On the whole, this litigation is generating delays, uncertainty and additional cost in the implementation of the NOM. As things stand, it seems likely that, in the coming months, NHS SC will have to transition to a new logistics operator, at the same time as it seeks to scale up its activities. In the alternative, if DHL wins the appeal, NHS SC may end up having to re-run the procurement, which would create additional delays. One way or another, this is a period of transition into a very complex procurement system that, on its own, already generates uncertainty and operational risks for the NHS.
No-deal Brexit, the last thing NHS procurement needs
In the context of the implementation of the NOM, a no-deal Brexit is the last thing that NHS procurement needs. Establishing a strategy to ensure continuity of supply of medical equipment of devices (including, if appropriate, their stockpiling beyond normal levels) would be enormously complex and costly. NHS providers have clearly indicated that they consider that this should be done centrally, rather than “expecting trusts to develop contingency plans individually, in a vacuum, and have to reinvent the wheel 229 times”. Such a centrally-led approach to preparing NHS procurement for a no-deal Brexit should naturally fall on NHS SC. However, given that it is involved in its own (complex and protracted) transition into the NOM, this does not seem very promising.
Moreover, it needs to be taken into account that the entire NOM strategy rests in a complex mesh of outsourced contracts under the operational responsibility of private operators (mainly, the CTSPs mentioned above). Getting those private operators to change their strategies and procedures to adjust for no-deal Brexit would probably require a renegotiation of their own contracts—which would in itself take time and be costly. In the alternative, the Government could decide to take some of the NHS procurement operations in-house (eg emergency readiness only), but this would certainly destabilise the NOM and affect its implementation. More importantly, creating buffer in the system (eg through additional stockpiling) would be very costly—to begin with, in storage and distribution costs, which would naturally fall on the logistics operator. If the Government expects private operators to absorb those costs—as it has been more generally suggested regarding food stockpiling—this seems a naïve strategy. Sooner or later, those costs will be picked up by taxpayers.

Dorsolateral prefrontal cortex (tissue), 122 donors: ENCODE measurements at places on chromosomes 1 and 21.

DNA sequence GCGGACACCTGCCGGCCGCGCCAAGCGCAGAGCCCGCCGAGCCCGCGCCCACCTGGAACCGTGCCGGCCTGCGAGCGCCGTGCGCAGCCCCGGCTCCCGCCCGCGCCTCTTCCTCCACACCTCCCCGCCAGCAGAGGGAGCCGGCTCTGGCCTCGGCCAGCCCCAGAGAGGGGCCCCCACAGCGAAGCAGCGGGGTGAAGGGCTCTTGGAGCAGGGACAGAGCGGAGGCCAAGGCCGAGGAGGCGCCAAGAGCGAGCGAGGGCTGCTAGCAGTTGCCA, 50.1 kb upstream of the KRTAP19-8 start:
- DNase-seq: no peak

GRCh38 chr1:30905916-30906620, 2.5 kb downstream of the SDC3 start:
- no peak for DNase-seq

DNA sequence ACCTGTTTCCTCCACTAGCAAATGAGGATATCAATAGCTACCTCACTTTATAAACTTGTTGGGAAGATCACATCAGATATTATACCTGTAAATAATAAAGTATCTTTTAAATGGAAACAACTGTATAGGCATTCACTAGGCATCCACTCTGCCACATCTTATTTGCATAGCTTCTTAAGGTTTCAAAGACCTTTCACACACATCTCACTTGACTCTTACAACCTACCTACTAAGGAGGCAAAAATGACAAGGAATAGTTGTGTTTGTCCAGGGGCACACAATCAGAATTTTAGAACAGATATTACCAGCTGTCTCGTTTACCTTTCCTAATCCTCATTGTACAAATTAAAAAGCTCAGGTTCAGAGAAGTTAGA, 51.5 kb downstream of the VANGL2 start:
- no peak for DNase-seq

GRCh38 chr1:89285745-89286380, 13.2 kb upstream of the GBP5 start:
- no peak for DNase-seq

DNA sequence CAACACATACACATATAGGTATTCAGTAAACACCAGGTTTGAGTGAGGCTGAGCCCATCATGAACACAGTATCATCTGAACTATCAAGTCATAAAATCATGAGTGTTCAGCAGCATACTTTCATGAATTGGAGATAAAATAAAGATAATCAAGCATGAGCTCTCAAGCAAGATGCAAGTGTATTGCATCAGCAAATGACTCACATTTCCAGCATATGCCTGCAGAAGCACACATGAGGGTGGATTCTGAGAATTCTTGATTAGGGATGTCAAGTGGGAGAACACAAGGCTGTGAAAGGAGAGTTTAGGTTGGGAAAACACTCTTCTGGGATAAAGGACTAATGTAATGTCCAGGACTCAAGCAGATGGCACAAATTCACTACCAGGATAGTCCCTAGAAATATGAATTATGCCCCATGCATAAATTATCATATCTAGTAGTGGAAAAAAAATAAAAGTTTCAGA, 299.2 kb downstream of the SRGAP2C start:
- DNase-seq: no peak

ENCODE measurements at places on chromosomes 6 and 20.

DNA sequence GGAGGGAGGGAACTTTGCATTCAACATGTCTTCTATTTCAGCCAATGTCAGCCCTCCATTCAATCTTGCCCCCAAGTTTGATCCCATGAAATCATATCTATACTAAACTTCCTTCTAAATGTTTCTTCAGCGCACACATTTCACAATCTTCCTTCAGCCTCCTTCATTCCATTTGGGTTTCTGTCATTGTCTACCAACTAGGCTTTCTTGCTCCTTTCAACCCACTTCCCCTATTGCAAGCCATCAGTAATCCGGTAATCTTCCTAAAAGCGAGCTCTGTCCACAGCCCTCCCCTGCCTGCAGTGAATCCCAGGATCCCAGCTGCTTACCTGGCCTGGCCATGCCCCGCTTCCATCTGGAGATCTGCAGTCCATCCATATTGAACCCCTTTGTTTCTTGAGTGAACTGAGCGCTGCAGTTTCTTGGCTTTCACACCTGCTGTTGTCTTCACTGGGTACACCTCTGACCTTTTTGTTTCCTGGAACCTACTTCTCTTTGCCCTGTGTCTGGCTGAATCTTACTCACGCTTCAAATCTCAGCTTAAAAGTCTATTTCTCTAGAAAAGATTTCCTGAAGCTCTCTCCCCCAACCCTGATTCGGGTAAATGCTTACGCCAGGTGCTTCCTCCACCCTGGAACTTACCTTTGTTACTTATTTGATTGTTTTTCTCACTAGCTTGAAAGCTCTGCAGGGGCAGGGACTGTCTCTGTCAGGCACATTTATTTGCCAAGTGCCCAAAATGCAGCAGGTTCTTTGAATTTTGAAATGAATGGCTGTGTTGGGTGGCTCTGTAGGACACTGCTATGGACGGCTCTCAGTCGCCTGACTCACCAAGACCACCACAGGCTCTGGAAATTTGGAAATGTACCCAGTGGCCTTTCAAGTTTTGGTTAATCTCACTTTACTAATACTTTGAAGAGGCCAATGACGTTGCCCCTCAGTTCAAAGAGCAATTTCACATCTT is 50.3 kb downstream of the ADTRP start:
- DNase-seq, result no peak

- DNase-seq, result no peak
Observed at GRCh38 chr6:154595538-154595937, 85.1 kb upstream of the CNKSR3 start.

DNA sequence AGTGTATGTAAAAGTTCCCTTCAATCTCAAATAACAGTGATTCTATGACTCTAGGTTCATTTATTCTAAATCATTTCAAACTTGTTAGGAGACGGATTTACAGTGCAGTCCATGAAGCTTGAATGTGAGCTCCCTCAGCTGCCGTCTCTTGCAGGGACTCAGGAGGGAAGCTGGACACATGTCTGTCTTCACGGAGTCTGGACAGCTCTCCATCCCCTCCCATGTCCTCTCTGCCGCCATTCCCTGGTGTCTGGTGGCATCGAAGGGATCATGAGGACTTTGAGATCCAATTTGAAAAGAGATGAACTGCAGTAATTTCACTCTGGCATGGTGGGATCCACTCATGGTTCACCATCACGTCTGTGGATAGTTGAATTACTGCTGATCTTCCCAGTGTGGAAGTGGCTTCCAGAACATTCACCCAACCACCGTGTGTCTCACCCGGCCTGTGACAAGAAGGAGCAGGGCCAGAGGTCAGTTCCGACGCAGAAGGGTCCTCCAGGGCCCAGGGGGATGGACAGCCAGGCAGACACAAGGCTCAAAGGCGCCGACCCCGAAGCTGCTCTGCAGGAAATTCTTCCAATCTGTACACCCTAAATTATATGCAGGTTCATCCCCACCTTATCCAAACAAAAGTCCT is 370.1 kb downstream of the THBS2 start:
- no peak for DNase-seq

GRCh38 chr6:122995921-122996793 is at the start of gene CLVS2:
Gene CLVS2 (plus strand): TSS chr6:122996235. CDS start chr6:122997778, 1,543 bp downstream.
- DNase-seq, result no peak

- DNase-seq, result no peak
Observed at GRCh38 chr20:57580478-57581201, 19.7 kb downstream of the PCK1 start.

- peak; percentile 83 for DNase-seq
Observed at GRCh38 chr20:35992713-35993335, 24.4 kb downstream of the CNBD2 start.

All in all, then, I think there is very limited scope for no-deal preparations concerning medical equipment and consumables. Similar difficulties will arise concerning the supply of medicines, which are acquired separately by the NHS. And these difficulties will replicate themselves in every other sector of the economy and every other main part of the public sector. In view of this, I can only add my voice to Prof Syrpis and insist that it is time to stop Brexit.
* The full paper is freely available: A Sanchez-Graells, ‘Centralisation of Procurement and Supply Chain Management in the English NHS: Some Governance and Compliance Challenges’ (August 9, 2018). https://ssrn.com/abstract=3232804.